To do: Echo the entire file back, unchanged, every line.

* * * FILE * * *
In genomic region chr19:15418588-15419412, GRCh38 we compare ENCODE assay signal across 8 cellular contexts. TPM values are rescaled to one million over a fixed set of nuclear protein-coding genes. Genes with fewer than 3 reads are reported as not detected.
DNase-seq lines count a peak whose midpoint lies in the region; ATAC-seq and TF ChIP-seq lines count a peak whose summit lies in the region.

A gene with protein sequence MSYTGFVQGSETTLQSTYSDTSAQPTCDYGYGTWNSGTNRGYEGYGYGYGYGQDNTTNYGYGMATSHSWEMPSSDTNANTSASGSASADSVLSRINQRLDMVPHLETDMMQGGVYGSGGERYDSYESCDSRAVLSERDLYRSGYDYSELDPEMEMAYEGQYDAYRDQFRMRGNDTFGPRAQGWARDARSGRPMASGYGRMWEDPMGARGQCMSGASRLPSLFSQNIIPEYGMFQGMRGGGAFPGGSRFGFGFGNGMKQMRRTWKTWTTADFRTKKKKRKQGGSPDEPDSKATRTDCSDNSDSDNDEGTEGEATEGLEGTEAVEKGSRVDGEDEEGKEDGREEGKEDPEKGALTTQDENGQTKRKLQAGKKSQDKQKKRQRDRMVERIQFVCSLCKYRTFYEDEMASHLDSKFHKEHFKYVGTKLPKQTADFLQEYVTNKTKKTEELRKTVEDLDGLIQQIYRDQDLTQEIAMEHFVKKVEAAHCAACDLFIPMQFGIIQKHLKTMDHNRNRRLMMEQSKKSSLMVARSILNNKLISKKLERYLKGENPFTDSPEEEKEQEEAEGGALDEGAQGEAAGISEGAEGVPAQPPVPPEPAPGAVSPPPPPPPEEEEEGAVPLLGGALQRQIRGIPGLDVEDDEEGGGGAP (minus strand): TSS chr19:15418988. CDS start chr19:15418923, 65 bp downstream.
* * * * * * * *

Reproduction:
In genomic region chr19:15418588-15419412, GRCh38 we compare ENCODE assay signal across 8 cellular contexts. TPM values are rescaled to one million over a fixed set of nuclear protein-coding genes. Genes with fewer than 3 reads are reported as not detected.
DNase-seq lines count a peak whose midpoint lies in the region; ATAC-seq and TF ChIP-seq lines count a peak whose summit lies in the region.

A gene with protein sequence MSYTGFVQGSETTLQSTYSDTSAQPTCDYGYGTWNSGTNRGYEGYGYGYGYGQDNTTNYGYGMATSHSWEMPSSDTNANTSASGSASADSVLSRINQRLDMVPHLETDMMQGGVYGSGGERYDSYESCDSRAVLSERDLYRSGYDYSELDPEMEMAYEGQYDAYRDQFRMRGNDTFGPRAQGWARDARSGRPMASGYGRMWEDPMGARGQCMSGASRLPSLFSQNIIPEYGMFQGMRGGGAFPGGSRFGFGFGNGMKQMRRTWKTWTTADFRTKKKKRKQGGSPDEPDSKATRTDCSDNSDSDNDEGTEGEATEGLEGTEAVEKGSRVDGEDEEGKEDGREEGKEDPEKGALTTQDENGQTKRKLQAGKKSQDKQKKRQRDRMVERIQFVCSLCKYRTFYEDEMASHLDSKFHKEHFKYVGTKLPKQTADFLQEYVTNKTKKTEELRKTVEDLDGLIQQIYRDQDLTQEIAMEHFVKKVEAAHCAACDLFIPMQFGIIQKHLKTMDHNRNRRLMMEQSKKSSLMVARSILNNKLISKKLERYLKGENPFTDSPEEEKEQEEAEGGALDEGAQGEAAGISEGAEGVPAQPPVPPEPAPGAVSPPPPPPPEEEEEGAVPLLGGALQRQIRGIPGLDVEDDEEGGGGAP (minus strand): TSS chr19:15418988. CDS start chr19:15418923, 65 bp downstream.